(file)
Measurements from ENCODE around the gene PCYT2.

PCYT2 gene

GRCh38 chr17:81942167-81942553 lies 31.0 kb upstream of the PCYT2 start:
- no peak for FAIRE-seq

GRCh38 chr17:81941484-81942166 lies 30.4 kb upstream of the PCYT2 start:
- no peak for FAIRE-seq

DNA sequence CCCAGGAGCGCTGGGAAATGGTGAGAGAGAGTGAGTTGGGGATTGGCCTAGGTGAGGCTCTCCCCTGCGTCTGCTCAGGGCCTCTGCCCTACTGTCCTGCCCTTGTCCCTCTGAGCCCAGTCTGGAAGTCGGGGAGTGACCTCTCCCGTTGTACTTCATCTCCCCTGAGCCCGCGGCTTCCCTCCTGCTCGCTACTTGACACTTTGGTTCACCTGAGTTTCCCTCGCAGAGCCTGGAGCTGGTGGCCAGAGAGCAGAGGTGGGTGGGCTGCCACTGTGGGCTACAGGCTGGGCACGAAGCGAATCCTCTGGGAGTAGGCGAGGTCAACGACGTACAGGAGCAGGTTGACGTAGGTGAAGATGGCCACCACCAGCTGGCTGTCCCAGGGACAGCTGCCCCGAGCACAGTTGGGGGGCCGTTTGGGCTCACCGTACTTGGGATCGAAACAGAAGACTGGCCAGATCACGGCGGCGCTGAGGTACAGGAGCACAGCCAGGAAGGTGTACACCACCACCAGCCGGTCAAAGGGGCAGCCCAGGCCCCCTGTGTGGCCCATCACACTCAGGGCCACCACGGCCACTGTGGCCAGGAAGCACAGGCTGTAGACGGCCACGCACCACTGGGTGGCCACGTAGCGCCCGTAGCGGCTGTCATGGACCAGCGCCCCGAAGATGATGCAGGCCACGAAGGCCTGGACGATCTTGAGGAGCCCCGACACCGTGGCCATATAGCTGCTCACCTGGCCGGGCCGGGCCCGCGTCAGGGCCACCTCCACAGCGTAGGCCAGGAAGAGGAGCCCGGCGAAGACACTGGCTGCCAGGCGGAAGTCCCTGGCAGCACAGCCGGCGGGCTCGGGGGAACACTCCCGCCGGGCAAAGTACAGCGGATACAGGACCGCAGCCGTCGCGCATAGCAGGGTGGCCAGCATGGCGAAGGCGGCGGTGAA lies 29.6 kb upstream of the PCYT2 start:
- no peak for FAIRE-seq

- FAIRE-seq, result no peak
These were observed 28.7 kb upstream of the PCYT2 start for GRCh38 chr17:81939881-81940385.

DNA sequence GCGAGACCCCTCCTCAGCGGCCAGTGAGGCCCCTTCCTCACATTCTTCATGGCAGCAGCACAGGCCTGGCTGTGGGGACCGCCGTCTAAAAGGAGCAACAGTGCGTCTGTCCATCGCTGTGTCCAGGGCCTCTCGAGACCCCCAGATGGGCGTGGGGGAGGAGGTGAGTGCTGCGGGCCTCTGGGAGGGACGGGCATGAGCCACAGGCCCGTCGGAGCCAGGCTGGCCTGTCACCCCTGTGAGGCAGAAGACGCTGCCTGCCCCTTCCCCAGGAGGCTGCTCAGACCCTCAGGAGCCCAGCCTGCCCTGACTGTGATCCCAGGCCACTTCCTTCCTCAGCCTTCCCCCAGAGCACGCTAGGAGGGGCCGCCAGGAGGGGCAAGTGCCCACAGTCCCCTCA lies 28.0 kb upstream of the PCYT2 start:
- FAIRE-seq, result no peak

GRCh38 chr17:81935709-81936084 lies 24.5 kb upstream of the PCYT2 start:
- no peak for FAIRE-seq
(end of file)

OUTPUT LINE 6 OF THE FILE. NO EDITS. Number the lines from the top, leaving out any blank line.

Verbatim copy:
- no peak for FAIRE-seq